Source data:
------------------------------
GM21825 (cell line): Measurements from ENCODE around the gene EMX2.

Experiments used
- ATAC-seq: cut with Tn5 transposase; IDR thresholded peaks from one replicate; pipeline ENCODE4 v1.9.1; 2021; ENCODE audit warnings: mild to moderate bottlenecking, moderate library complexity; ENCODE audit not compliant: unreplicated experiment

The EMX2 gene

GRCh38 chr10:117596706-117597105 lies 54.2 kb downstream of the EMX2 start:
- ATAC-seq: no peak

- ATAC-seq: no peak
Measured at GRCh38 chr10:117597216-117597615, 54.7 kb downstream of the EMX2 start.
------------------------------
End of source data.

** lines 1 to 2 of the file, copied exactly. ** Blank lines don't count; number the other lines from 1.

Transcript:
GM21825 (cell line): Measurements from ENCODE around the gene EMX2.

Experiments used